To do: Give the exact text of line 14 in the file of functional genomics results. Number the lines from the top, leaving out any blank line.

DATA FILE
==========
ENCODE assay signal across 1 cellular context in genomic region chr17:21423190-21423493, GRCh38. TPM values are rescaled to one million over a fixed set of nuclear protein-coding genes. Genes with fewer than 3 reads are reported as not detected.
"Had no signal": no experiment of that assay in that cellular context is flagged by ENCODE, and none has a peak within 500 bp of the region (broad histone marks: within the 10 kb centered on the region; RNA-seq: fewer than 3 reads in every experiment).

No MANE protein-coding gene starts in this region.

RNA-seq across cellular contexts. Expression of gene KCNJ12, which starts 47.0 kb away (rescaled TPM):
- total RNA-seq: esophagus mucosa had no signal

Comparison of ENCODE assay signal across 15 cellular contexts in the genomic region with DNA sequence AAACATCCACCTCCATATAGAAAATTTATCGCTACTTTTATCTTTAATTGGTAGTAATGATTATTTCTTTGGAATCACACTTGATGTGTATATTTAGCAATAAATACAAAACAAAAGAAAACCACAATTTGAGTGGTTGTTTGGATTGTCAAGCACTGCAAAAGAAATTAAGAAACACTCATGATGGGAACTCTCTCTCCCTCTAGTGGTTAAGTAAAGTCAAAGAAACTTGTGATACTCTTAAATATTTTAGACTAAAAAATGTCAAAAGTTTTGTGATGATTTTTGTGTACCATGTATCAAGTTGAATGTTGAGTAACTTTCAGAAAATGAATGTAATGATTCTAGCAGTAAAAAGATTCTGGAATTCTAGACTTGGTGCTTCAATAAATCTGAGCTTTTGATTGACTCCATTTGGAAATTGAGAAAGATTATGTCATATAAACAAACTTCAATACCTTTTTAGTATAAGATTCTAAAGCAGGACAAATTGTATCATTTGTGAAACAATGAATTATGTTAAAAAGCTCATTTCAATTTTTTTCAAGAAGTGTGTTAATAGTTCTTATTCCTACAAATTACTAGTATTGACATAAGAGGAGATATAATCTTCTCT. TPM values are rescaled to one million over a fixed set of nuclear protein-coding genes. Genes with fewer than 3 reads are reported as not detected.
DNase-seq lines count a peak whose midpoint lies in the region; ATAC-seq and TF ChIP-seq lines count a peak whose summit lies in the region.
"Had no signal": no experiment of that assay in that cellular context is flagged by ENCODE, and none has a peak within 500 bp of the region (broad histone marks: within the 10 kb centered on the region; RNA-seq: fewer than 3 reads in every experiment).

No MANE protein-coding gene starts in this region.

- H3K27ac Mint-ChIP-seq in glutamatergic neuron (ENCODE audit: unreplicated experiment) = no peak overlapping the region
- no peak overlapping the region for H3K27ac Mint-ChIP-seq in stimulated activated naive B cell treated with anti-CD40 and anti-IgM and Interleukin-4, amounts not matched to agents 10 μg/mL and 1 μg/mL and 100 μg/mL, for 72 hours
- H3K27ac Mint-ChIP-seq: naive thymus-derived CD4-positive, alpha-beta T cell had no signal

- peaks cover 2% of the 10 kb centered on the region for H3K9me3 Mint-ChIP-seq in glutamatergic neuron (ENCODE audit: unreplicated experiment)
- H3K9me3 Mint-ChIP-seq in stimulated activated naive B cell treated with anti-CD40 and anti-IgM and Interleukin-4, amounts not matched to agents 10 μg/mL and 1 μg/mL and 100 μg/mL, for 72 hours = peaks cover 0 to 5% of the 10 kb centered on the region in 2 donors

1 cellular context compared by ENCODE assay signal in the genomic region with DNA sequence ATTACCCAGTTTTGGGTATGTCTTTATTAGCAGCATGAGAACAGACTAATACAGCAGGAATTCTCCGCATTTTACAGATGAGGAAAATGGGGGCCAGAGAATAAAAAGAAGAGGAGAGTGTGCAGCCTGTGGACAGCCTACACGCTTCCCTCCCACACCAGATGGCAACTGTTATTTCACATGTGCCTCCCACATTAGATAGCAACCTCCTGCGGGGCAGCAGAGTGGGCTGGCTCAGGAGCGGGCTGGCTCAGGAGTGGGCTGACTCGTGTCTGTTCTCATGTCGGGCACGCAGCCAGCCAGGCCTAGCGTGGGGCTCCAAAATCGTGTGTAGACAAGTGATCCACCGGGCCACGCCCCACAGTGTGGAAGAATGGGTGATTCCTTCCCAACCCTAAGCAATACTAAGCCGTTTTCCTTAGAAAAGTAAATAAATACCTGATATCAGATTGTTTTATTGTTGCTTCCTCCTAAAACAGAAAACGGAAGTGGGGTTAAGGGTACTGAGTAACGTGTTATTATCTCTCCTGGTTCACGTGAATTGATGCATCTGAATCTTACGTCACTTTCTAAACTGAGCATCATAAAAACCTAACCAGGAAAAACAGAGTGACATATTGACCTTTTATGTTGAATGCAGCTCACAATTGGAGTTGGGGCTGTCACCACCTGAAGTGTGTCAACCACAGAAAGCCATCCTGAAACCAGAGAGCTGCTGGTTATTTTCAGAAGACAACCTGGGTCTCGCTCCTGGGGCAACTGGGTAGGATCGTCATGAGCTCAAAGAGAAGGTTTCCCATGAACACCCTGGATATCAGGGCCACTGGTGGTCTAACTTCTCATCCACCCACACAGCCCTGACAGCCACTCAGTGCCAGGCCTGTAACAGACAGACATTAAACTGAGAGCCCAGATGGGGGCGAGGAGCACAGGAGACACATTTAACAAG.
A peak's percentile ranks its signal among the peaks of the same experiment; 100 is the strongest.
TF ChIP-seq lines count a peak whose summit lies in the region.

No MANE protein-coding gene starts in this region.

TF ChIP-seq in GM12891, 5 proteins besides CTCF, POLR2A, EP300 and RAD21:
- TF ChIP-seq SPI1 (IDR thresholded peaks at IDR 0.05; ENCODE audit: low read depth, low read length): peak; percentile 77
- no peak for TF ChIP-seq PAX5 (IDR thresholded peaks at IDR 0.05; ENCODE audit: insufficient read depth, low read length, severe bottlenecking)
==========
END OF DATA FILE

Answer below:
- H3K9me3 Mint-ChIP-seq in stimulated activated naive B cell treated with anti-CD40 and anti-IgM and Interleukin-4, amounts not matched to agents 10 μg/mL and 1 μg/mL and 100 μg/mL, for 72 hours = peaks cover 0 to 5% of the 10 kb centered on the region in 2 donors